Manual materials handling on a construction project

Manual materials handling on a construction project


[TITLE: Manual materials handling on a construction project] Kevin Gillespie: My name’s Kevin Gillespie.
I’m the regional ergonomist for the Ontario Ministry of Labour’s eastern region. Banner: “University of Waterloo, Ergonomics
Lab” Kevin: An ergonomist is a person that focuses
on matching the demands of the job to the physical capabilities of the individual. Ed Wilson: My name’s Ed Wilson. I’m a Ministry
of Labour Inspector in the central region. Today, we’re at the LIUNA Local 183 Training
Centre in Vaughan. We’ll be showing you some things that Ministry of Labour Inspectors
and Ergonomists look for on a construction project, regarding manual materials handling. “And how many workers do you have here today?”
“Eighteen.” “Do you usually have that many?”
“Usually…” Kevin: Manual materials handling is lifting,
lowering, pushing, pulling, carrying, or holding of an object. “Kevin Gillespie. Regional Ergonomist with
the Ministry of Labour.” Ed: Typically, I would visit a site alone
but sometimes I have an Ergonomist come with me if there’s MSD hazards. Kevin: Musculoskeletal disorders, or MSDs,
are injuries to the musculoskeletal system such as bones, muscles, tendons, ligaments
and other soft tissues. The key risk factors that could cause a musculoskeletal disorder
are force repetition and posture. Musculoskeletal disorders are the most common
type of injury in workplaces, accounting for over 40 percent of all lost-time injury claims
in Ontario workplaces. “So Mike, do you have a notice of project
for this job?” Ed: My inspection typically begins with an
administrative review. I would ask for the site supervisor and the health and safety
rep. I’d be looking for policies and procedures regarding manual materials handling. “And are you tracking your musculoskeletal
disorders due to manual material handling?” Kevin: We look at injury records for the company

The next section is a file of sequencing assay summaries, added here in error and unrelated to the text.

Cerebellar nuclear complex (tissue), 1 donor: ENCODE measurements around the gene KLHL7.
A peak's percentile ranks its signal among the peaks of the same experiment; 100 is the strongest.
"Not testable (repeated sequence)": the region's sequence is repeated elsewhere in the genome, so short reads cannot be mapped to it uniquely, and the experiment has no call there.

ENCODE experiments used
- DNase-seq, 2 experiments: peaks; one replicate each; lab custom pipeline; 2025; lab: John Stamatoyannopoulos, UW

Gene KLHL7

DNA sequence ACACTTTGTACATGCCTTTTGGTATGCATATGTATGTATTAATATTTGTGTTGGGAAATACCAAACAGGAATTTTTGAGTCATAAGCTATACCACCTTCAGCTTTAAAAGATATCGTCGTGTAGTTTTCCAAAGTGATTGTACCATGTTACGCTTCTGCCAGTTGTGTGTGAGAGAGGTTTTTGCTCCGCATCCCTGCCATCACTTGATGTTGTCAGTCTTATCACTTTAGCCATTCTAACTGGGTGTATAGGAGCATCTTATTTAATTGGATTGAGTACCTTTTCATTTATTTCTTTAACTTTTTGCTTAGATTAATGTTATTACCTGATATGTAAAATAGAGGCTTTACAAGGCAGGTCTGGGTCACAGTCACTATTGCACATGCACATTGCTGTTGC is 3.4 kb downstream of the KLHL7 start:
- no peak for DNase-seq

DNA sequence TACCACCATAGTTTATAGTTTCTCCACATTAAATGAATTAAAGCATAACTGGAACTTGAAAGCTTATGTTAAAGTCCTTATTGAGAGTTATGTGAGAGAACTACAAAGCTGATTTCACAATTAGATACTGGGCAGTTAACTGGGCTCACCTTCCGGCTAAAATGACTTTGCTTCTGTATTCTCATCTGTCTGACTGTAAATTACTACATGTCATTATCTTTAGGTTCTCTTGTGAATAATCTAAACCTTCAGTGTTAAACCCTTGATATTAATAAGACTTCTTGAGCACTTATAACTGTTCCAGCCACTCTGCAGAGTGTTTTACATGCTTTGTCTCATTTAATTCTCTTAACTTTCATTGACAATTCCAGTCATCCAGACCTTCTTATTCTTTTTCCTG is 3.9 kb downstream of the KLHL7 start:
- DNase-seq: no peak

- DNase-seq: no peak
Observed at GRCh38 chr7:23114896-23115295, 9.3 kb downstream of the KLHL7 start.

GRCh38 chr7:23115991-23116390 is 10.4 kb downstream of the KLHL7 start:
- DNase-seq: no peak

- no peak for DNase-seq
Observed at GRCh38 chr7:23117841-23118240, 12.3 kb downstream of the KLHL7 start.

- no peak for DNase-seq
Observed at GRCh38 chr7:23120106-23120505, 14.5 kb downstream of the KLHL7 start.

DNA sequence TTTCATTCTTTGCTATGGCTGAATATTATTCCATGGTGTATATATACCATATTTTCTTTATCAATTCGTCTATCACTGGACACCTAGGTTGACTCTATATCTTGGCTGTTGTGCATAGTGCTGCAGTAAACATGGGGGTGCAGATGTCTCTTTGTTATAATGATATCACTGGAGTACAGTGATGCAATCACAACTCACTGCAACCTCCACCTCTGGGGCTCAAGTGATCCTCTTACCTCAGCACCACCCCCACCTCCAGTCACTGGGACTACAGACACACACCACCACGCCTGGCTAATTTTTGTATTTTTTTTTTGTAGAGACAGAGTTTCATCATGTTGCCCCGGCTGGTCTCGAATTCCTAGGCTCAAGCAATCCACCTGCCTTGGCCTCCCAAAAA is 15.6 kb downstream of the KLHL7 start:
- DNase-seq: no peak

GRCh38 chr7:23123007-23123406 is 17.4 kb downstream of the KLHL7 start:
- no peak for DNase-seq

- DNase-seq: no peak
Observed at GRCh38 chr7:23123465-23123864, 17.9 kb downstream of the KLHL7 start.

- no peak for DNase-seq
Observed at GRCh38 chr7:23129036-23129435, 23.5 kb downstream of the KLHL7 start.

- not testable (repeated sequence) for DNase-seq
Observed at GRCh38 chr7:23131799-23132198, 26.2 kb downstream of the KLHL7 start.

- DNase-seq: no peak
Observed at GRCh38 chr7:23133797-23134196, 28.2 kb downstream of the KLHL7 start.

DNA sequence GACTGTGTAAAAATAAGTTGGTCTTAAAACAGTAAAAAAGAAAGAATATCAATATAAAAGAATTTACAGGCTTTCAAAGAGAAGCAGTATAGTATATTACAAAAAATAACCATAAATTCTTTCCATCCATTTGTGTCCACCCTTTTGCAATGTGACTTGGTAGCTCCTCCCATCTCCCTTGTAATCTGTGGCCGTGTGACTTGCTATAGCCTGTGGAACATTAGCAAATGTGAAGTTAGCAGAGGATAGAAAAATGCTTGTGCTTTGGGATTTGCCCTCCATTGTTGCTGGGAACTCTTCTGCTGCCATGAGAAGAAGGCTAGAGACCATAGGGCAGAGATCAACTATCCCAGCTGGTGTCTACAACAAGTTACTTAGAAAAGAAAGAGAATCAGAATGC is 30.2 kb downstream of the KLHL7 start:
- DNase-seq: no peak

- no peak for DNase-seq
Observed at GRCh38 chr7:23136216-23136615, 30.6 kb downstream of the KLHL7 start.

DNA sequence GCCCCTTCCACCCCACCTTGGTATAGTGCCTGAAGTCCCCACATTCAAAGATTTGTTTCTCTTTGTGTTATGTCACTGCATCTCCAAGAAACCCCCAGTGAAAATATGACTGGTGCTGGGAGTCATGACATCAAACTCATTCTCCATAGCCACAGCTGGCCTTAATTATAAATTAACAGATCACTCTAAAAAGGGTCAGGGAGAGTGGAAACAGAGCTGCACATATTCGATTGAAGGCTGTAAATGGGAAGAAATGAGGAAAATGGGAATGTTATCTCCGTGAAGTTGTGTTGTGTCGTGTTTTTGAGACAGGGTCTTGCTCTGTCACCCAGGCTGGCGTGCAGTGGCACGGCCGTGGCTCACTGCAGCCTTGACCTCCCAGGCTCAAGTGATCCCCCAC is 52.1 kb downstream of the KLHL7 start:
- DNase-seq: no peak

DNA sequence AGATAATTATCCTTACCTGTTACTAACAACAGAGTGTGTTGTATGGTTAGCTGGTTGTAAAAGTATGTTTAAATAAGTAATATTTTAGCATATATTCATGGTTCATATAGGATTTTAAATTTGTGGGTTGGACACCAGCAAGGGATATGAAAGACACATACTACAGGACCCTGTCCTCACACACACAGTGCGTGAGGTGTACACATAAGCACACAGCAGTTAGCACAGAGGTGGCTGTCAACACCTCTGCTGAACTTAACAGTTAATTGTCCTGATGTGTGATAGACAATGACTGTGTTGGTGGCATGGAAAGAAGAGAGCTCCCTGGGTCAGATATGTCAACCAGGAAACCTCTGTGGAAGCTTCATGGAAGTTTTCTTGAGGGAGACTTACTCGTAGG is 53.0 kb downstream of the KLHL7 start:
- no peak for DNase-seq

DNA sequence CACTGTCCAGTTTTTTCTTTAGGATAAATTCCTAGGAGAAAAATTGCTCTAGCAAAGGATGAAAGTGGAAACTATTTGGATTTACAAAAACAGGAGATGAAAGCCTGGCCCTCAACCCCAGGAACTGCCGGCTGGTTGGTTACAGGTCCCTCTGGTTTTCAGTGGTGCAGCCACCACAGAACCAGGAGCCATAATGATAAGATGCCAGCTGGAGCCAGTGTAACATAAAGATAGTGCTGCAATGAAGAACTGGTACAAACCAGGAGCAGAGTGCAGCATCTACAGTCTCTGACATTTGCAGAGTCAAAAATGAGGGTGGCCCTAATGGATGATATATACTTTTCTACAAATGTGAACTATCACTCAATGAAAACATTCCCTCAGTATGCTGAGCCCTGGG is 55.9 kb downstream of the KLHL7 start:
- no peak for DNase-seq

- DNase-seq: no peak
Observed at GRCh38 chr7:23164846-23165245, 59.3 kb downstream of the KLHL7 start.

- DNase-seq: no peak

and training that has been done for workers to address the hazards. We’ll look for risk
assessments that have been performed and control measures that are put in place to avoid those
hazards. Ed: We would then do a physical walk-through
of the construction project, looking for any manual material handling concerns. Kevin: We’ll look for proper lifting techniques
and how material is being handled by workers, access and egress into the worksite. Also
we would be looking for evidence that regular maintenance is being conducted on equipment. We would look for where material is obtained
from and placed to, how frequently it is handled, how close it is possible to keep it to the
body or away from the body, depending on the size and shape of the object and the weight
of the object handled. Ed: Having your work positioned at a more
reasonable height puts less stress on the body. It’s important that there are no obstructions
so that workers have an easy access from one point to another, so there are no fall hazards
and no trip hazards. “So who’s using the ladder today?” “Electricians.” “Do you know if they’ve had safe ladder access
training?” Ed: Workers should ensure that they use three-point
contact when ascending and descending a ladder and they should also follow the best practices
in the construction industry ladder use guideline. “Have all those trades had safe lift training?”
“Yes.” Kevin: Some of the reasonable precautions
that workplace parties can take to protect workers from musculoskeletal disorders are
performing risk assessments and putting in place control measures and providing training
to workers. Ed: Some options that workers can use when
lifting or moving material are forklifts, carts, dollies, lifting devices and positioning
of the material and equipment. Kevin: Everyone shares a responsibility for
workplace safety. MSDs are preventable. With proper design of the workplace, this type
of injury can be avoided. Ed: For more information on prevention of
MSDs, visit these websites. Kevin: Also you can refer to the musculoskeletal
disorder prevention guideline. [TITLE: Please visit the website for more information
www.ontario.ca/msd www.healthandsafetyontario.ca/Resources/Topics/MSDs.aspx
www.ihsa.ca/pdfs/topics/ladders.pdf

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